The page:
732# a bug.
733#
25942c27 734plugin_directory = /usr/lib/perl5/5.12.3/gnump3d/plugins
b5cf3c75
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735#
736
737
738#
739# Plugin-Specific settings here.
740#
741
742
743#
744# Directories to exclude when choosing a random directory. Seperate
745# multiple directories with a '|' character.
746#
747# plugin_random_exclude = Talk|Midi|Video
748
749#
750##
751# End Plugin Control
752####
753
754
755
756##
757# HACKING - atypical configuration follows, this will not be of
758# interest to casual users.
759#
760# Dragons lie yonder ... ->
761#
762#####
763
764#
765# When files are served there needs to be an appropriate mime type
766# sent along with them, this allows the browser to pass the response
767# back to an MP3 player, etc.
768#
769# Most Unix systems will have the file '/etc/mime.types' which is
770# used by default. If not point this next file to wherever your mime
771# types file is located:
772#
773mime_file = /etc/gnump3d/mime.types
774#
775#
776
777#
778# This next setting controls where the file types are looked up.
779# we support many audio, visual, and playlist files and to do this
780# we need to be able to lookup a file to determine what kind of
781# file it is.
782#
783# Here is the lookup file.
784file_types = /etc/gnump3d/file.types
785
786#
787#
788# In order to record which songs are currently being played the server
789# will create a temporary file containing that path of each file that
790# it is serving.
791#
792# The path under which these files are created in may be set here.
793#
794now_playing_path = /var/cache/gnump3d/serving
795
796
797#
798# As a speedup and optimisation song tag is read via a companion script
799# which is called 'gnump3d-index'. This will be run automatically when
800# the server starts if possible.
801#
802# This next setting controls where that script will write its tag database
803# to.
804#
805tag_cache = /var/cache/gnump3d/song.tags
806
807#
808# This next setting allows you to control the path to the gnump3d-index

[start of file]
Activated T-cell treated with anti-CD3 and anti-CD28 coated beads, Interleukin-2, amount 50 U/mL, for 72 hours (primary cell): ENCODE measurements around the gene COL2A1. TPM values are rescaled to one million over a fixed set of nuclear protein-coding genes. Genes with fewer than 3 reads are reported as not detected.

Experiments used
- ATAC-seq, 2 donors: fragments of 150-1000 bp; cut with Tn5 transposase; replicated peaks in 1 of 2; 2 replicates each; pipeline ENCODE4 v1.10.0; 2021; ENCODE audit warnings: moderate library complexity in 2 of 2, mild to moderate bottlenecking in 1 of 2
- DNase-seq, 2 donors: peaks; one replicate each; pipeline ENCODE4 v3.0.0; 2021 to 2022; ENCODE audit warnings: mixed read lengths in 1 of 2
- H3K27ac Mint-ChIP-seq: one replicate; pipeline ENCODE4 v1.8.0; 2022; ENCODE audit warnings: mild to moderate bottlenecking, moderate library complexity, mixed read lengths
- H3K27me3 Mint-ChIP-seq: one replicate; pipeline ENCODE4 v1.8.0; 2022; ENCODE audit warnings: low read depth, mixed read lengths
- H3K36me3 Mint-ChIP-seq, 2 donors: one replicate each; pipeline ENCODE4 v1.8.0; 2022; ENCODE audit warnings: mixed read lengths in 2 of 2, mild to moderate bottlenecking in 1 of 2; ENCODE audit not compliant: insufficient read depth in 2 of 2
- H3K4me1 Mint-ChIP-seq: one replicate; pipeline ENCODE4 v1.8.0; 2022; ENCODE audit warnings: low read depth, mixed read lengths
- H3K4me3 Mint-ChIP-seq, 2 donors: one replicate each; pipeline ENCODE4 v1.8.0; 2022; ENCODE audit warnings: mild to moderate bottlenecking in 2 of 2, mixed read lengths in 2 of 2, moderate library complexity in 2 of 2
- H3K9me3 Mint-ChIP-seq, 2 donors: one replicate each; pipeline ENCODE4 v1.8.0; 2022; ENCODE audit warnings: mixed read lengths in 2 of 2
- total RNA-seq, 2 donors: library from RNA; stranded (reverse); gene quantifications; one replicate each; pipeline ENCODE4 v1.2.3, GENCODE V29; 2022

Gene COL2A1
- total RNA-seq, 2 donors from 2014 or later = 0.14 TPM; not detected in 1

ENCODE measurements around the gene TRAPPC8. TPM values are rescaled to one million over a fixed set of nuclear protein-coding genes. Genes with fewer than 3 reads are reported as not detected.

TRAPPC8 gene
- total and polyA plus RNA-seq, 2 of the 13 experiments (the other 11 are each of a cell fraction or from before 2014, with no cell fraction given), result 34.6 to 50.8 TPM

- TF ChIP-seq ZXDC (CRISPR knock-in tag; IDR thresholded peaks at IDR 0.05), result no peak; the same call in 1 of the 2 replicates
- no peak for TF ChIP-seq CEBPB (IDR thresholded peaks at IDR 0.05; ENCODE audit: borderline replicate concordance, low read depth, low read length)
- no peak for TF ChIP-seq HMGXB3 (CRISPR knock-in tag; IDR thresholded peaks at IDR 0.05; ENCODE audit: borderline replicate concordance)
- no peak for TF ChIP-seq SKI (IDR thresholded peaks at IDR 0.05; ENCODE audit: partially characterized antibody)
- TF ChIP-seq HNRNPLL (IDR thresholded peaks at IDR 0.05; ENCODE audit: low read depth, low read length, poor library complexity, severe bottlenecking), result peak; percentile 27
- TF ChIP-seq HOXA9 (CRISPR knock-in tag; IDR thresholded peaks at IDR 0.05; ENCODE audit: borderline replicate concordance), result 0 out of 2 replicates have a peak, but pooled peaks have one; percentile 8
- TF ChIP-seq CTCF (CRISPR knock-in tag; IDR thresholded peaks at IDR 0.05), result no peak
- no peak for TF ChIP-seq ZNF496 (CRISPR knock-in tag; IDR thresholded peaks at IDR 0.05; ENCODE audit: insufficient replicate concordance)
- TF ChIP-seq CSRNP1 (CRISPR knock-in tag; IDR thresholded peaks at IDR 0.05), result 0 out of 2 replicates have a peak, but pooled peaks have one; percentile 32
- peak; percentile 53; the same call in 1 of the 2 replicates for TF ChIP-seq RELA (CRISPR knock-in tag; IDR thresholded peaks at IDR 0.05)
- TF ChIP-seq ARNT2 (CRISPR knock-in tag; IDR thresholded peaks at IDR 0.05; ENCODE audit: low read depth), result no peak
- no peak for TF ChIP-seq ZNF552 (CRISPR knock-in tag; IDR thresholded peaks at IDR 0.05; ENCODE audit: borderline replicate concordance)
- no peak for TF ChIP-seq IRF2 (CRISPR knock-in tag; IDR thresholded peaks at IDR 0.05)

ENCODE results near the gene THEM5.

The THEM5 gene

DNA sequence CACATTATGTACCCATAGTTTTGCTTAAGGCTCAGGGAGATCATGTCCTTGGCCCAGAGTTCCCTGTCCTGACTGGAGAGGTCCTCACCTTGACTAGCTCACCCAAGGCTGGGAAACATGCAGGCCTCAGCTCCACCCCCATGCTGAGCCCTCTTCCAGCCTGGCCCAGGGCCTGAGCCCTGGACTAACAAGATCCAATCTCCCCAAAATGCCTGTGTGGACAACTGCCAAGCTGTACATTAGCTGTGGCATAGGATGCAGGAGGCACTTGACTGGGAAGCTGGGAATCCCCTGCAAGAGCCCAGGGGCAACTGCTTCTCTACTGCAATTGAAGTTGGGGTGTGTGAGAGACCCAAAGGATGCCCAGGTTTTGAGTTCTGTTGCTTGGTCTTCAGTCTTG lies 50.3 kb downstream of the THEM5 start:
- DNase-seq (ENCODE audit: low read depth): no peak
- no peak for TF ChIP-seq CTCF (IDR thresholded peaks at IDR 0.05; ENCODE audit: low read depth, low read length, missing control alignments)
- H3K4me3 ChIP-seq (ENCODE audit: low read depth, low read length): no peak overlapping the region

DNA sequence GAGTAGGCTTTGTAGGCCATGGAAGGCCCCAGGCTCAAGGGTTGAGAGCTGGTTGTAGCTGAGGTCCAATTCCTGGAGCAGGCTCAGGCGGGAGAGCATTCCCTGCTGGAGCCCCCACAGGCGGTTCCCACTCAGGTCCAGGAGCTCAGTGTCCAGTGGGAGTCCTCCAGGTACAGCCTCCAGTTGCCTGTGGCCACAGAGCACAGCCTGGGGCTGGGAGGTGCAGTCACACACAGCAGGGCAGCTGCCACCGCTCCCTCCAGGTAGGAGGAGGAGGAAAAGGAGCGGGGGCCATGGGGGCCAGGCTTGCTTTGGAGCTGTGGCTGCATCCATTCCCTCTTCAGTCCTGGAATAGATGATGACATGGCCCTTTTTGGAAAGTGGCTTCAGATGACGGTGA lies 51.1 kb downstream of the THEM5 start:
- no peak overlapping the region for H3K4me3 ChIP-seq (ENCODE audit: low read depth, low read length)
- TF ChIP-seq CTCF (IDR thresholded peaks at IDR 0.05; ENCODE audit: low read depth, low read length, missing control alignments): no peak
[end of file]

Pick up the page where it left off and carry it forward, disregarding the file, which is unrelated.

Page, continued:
809# script which is used, as explained above.
810#
811# Normally you shouldn't need to touch this.
812#
813# index_program = /usr/bin/gnump3d-index
814
815
816#
817# This setting controls whether we should stream song title
818# information in shoutcast format.
819#
820# If your client supports it then you should enable it, otherwise
821# not.
822#
823# (This works correctly on WinAmp, and XMMS.)
824#
825shoutcast_streaming = 1
826
827
828#
829# By default the server logfile is appended to when we start.
830#
831# If you set the following value to '1' the logfile will be truncated
832# instead.
833#
834# You might want to truncate the file to save space, but doing this
835# renders the server statistics less useful.
836#
837# truncate_log_file = 0
838
839
840#
841# By default the server will close a connection it receives if it
842# hasn't received a valid request after 10 seconds.
843#
844# Here you may change this timeout value.
845#
846# read_time = 10
847
848
849
850#
851# This next section controls whether we present a HTML interface
852# to the server.
853#
854# In most situations you will want to do this - but some people have
855# approached me and suggested that it should be tweakable, so here's
856# the option to disable the browsing of the music
857#
858# If you set this to '0' the best you can probably do is call
859# 'http://server:port/recurse.m3u' - or similar.
860#
861# enable_browsing = 1
862
863
864#
865# This next value controls whether we should believe, and use, the
866# client supplied 'Host:' header.
867#
868# This header is sent by HTTP/1.1 clients only, and could be spoofed.
869# You'll only NEED to use it if tunnelling over SSH or performing similar
870# magic.
871#
872# It's enabled here because I don't believe it should cause any real harm
873# YMMV.
874#
875use_client_host = 1
876
877
878##
879#
880# Set this option to rewrite the hostname:port combination in the URLs in
881# your playlist. Most people won't need this unless they are proxying
882# their connection or running multiple streaming servers through a load
883# balancer or DNS rotor.
884#
885# Note: If you set this you will almost certainly need to set
886# "use_client_host=0"
887##
888# host_rewrite = ""
889
890
891##
892#
893# This is an experimental feature - ignore it.
894#
895# It does not work.
896#
897# Ignore it: You are not expected to understand this (I've always wanted
898# to leave that as a comment somewhere ;)
899#
900##
901#
902# jukebox_mode = 1
903# jukebox_player = /usr/bin/mpg123 $FILENAME
904#
905##
906
907
908##
909#
910# Make it possible to hide song tags, and just display filenames.
911#
912##
913# hide_song_tags = 0
914
915##
916#
917# Make it possible to disable the tag cache altogether, to save memory.
918#
919##
920# disable_tag_cache = 0
921
922
923##
924#
925# This option allows you to insert a custom META-tag inside the header of
926# each page which is output.
927#
928# You can add whatever you like here, perhaps the most useful thing to
929# add is an encoding type.
930#
931# add_meta_tag = <meta name="author" value="Steve Kemp" />
932# add_meta_tag = <meta http-equiv="Content-Type" content="text/html; charset=iso-8859-1">
933##
934
935
936##
937# End Of Hacking Section
938####
939
940
941
942##
943# End of gnump3d.conf
944####